Why is negativity so seductive?

In random tweets rolling across my phone this morning came this quote “Distance yourself from negativity and great things will happen.” Those words immediately captured me and my impulse was copy and share that idea repeatedly. After all, it’s a great, wise thought.

Overcoming Negativity

photo credit: Gabriel Pangilinan, unsplash.com

And, it’s true.

Yet, as I thought over it, I started to question why it resounded so strongly with me. Was I in quest of great things? Or did I just covet the distance from negative people, negative talk, and negative reaction?

Granted, there’s nothing bad about wanting either. But I think I would seek the distance above the greatness. Negativity makes me tired. It makes me tired when I roll in it. It makes me tired when you do. I totally understand that negativity is sometimes necessary as part of our decision-making process.

The irony of this line of reasoning is that much of the negativity I see in others is a direct byproduct of my own negative ways. When we hear a criticism — particularly if it rings true with our own experience — we jump on the bandwagon. Negativity begets negativity.

So, when I go back to look at the quote, I feel pulled to like it on the greatness side.

If you and I do great things, negativity doesn’t disappear. But it loses its power.

Be powerful today. Help someone else. Give a compliment. Step to the side and give others the time they need. Be joyful in the work you’ve been given to do. Rejoice in recreation. Smile. Laugh. Cry. Do it on your own and with others.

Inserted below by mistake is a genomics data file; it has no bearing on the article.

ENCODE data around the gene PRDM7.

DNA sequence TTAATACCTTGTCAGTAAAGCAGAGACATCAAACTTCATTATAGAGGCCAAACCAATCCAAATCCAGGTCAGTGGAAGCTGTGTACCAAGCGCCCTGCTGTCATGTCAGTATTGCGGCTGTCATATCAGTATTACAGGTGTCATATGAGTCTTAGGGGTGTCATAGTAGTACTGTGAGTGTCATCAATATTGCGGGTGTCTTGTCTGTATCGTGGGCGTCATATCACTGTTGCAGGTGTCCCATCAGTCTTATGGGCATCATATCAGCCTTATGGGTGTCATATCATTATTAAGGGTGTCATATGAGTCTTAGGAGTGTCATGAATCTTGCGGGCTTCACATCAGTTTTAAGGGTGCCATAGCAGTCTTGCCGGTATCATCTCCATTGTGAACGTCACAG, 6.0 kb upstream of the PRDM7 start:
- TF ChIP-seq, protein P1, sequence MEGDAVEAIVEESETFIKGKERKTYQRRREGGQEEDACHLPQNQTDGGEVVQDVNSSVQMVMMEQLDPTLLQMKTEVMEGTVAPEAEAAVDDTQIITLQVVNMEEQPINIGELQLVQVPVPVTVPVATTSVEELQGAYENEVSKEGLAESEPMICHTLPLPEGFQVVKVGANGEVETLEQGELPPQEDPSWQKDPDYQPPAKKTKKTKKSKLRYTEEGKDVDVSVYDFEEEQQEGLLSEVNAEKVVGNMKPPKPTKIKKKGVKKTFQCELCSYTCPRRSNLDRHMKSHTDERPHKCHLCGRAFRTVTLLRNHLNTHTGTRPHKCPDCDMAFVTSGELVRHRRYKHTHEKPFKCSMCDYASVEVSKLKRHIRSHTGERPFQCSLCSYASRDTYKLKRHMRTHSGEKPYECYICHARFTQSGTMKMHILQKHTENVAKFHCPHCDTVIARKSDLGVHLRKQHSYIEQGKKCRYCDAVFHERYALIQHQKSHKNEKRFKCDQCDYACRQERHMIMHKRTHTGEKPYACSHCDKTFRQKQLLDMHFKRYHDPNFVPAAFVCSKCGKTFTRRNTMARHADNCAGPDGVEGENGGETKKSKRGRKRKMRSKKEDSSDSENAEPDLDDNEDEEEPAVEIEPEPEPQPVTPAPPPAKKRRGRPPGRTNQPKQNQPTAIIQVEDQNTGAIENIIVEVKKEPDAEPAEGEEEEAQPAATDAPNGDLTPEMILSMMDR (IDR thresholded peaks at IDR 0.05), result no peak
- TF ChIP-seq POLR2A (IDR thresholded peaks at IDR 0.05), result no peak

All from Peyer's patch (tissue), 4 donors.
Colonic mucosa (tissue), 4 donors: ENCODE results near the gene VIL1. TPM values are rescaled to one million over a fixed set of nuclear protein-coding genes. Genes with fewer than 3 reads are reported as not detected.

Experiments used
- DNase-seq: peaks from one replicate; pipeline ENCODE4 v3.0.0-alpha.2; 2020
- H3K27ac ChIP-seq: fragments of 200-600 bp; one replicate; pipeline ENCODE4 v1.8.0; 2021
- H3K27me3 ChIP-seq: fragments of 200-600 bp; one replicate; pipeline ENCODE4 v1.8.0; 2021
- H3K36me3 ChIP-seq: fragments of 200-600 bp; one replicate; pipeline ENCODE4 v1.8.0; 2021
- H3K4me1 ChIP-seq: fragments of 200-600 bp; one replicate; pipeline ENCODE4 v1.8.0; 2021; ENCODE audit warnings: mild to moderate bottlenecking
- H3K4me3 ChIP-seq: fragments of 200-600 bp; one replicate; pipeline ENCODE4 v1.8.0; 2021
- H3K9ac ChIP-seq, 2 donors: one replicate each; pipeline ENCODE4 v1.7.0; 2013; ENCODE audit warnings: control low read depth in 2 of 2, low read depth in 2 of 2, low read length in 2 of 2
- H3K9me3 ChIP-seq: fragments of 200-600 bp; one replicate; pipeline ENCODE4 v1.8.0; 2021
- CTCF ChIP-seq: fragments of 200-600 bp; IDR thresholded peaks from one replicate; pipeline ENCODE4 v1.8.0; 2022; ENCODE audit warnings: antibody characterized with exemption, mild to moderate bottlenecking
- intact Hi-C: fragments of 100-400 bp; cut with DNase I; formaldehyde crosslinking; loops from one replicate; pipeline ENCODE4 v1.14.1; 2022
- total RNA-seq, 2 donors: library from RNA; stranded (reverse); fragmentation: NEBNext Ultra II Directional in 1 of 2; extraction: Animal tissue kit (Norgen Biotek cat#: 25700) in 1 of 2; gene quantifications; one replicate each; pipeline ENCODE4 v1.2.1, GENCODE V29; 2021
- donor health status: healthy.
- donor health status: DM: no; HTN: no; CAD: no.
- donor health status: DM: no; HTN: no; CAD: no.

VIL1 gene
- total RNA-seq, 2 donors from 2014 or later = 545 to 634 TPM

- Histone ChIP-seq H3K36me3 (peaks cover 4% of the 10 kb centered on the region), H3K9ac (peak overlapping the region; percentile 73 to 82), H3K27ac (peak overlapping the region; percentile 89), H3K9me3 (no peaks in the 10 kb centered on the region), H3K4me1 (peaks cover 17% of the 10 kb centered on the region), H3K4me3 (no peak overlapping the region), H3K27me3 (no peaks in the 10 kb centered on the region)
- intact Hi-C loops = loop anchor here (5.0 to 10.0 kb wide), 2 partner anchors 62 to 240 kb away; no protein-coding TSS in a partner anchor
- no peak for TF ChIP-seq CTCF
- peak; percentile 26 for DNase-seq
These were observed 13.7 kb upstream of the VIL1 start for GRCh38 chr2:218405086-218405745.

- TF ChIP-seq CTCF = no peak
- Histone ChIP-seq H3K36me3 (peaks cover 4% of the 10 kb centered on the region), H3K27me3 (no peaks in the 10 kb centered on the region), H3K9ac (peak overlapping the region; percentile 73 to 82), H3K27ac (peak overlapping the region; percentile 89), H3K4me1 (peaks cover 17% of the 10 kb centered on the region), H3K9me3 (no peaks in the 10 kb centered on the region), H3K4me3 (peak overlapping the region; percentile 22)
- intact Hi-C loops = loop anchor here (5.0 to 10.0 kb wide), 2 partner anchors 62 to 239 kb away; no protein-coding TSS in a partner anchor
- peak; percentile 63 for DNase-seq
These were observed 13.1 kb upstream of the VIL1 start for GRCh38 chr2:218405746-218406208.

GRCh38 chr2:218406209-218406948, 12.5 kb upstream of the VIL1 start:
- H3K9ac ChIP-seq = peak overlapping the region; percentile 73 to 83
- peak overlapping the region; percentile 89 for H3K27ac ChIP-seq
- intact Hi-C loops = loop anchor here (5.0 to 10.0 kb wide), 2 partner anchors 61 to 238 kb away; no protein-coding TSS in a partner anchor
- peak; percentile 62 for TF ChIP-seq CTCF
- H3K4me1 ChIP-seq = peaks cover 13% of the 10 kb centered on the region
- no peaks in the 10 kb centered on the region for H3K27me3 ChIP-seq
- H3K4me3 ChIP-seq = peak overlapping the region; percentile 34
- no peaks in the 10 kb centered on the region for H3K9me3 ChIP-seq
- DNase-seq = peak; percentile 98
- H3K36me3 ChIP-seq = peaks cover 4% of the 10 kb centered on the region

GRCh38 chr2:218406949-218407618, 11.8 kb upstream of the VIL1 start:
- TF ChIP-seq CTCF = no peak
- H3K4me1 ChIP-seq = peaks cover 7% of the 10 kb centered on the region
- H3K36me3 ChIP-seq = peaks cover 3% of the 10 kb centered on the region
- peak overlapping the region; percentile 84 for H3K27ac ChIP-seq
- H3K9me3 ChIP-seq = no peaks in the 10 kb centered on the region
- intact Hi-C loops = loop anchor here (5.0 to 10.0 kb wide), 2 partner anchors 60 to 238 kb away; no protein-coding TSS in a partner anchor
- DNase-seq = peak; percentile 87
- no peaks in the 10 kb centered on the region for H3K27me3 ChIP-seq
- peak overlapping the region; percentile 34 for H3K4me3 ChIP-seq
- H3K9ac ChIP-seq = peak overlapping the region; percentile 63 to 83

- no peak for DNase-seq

Experience greatness.

Voting Early

fear and relief in one action

People are rushing to the polls and voting early.  They’re driven by fear and seeking relief.

It’s not so much the same fear that has driven so much of this political season — the fear of others, the fear of loss to entitlement. It’s the fear that yet something else will be revealed about one or both of the major party candidates that will give the voters pause on their electoral decision. It’s a fear of being forced to wade back through the grit and the slime that has dominated this presidential race.

And it’s not really relief about the candidate they’ve chosen and the job he or she will do. There is that, of course. But it is a relief from doing what can be done and letting the rest of it go. It’s a relief to know that our personal role in this entire debacle is coming to a turn in the road.

Now that we’re done voting early, it’s time to take that turn on move on. There will be things to do. For one thing, we all have to come together to find a new source of leadership. This, what we have, has proven unworkable — regardless of how you vote or which party you claim.

Yes, your fear is subsiding and you feel some relief from voting early. But it’s time to get up and move toward something better. History repeats itself. People have been in worse spots before. And they have emerged, fearless and calm. Shall we ?

I may have Jesus’ phone number

or there may be other possible answers

I glanced at my phone as I was getting dressed. Hmmm. I had a text from 10:29 last night. No name, just a number. And I didn’t readily recognize the phone number or the area code.

“How can you be so wrong and I love you so much?”

At first I thought it was a wrong number. But the writer knew me — knew I was so wrong.